Summit Point Raceway, WV óThe first question you ask when you climb into the Buick Bengal is: "Umm, where are the gauges?"
Like its cousins, the GMC Terracross and Cadillac Vizon, the Bengal has no visible instrument cluster. To find out what's happening under the Bengal's hood, you glance at the head-up display (HUD) projected onto the car's windshield. Likewise, the Terracross' digital screen and the Vizon's analog dials flip in-side the dashboard as soon as the engine stops.
GM's latest round of concept cars hit the test track in May, with a mix of 21st century hideaway gauges, '90s-era SUV-inspired bodies, and '50s interior styling. Although they're still a half-decade from the showroom floor, these six vehicles reveal some cutting-edge technology.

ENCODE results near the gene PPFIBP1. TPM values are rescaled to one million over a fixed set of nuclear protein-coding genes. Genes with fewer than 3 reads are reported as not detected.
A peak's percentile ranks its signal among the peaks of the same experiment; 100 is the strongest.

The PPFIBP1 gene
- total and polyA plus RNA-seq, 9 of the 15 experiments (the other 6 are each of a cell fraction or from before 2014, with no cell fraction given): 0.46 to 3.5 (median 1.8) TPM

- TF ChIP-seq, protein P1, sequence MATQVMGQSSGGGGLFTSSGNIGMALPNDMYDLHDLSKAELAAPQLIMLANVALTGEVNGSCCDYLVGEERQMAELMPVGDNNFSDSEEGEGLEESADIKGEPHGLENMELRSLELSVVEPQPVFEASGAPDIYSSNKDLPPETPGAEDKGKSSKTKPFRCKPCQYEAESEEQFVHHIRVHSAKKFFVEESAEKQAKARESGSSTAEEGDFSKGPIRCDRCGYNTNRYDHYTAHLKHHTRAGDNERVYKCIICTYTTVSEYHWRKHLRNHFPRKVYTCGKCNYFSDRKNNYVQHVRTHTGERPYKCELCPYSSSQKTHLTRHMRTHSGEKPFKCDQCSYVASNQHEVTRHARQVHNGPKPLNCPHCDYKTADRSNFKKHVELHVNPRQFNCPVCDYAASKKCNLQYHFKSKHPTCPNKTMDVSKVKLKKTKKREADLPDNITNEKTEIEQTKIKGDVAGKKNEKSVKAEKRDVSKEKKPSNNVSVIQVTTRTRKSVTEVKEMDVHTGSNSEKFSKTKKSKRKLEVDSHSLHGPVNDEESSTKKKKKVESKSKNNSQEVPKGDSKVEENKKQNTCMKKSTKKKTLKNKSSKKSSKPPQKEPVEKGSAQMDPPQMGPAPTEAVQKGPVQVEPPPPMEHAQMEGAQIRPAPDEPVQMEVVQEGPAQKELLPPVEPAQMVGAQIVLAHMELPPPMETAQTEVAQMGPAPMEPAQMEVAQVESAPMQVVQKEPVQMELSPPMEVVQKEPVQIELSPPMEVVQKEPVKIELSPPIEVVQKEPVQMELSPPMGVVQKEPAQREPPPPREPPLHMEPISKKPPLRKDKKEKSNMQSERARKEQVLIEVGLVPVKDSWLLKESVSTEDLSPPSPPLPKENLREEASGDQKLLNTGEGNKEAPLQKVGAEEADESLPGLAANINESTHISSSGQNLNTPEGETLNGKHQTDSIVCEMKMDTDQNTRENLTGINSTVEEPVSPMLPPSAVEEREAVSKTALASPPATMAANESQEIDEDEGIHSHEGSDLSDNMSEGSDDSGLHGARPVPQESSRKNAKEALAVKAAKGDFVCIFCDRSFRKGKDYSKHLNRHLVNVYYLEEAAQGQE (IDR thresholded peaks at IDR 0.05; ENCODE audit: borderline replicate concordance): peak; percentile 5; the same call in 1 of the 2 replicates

The Vizon, for example, has no rear-view mirrors. What use are mirrors when backward-pointing cameras project the road behind you onto a retractable dashboard monitor? And the Bengal has no bank of manual controls for the dashboard functions. It relies on voice-operated commands, and a single, mouse-like button on the steering wheel.
Other highlights include the 360į night vision radar in the Hummer H2 SUT (sport utility truck), the Chevy Borrego push-button ignition, and the Pontiac Rev's analog dials.
And both the Rev and the Terracross lack a central B-pillar, so each offers a gaping side entrance when all four doors are open.
For more information about cars from GM: Enter 533